Monday, February 11, 2013

more doctors, small steps

I had a hopeful appointment today with the doctor I originally saw for CBTI (cognitive-behavioral therapy for insomnia)--hopeful because just the one manipulation of my sleep schedule he suggested in December had such a huge impact. (Not that it's left me terribly functional, but when I sleep in a solid bloc, I'm at least in touch with reality even if I can't focus or concentrate). We set up a plan for the next few weeks, and he thinks that if the other group fixes the quality of my sleep, in 4-8 weeks I could be rested. That's a tempting thing to believe in, as I've had a single functional week in the past 3-4 months. ("Lucky week," as Dr. Insomnia says.)

I got the results of my sleep study from last week. It shows Mild Sleep Apnea, and I'm not sure if that's enough to explain by experience, though Dr. Insomnia thinks so. "Those apnea events are like someone poking you with a sharp stick and waking you up 11 times per hour." I think I may see your problem here, Bob.

I've been warned about the Stanford sleep apnea group, by numerous people, that "their job is to diagnose you with sleep apnea, and that's what they're going to do"--in other words, that they find sleep apnea in everyone. I get the feeling they've tidied up a lot in the past few years, though (they no longer give patients Ambien, for example). Plus, I fit the pattern of pathologically not-restful sleep. Also, I am completely out of other possibilities. Behold, the end of my very long rope.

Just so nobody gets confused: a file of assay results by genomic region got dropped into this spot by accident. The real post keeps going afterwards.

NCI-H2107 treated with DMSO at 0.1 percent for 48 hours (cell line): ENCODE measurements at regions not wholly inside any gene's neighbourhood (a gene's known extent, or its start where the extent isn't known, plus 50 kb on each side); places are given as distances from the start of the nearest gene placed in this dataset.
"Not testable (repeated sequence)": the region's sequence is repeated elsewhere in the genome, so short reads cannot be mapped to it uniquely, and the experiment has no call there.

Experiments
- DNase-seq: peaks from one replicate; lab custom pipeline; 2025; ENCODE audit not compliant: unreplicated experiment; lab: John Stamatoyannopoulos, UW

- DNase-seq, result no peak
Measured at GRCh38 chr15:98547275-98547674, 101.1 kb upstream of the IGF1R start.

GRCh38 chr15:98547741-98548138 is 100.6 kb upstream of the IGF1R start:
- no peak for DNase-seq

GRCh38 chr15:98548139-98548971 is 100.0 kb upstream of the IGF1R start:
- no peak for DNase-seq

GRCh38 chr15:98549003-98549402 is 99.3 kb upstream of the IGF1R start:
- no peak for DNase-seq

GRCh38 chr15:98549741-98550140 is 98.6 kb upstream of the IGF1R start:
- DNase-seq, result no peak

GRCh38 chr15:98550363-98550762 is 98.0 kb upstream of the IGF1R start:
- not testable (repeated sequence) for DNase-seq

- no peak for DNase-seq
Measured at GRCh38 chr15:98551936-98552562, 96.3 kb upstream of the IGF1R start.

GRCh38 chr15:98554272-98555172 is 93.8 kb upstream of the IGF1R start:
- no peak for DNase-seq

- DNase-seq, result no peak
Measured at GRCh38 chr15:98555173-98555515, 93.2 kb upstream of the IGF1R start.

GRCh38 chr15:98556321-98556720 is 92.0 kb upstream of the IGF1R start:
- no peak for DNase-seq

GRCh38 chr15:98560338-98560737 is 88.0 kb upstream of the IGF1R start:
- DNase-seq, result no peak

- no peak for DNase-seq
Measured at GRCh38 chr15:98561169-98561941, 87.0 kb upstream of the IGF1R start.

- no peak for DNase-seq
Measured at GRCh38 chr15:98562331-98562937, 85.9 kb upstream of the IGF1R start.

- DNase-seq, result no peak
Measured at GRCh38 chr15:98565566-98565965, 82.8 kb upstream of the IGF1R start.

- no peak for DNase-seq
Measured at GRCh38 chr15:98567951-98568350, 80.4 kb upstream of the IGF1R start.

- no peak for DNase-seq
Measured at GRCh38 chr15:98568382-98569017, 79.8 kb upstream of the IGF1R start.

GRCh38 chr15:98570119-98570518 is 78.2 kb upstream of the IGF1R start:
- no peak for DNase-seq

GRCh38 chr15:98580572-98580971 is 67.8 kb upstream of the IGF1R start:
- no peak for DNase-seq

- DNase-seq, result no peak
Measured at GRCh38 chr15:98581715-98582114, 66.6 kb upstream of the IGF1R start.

People at work are starting to realize how limited my role is right now, though I don't think they quite understand it. I am very good at coping, and at not lashing out at people while I'm coping; so, as with my primary care doctor, I often fail to adequately show my level of distress.

I'm looking forward to the days where once again I only visit doctors for broken bones, stitches, infections, and organ removals.

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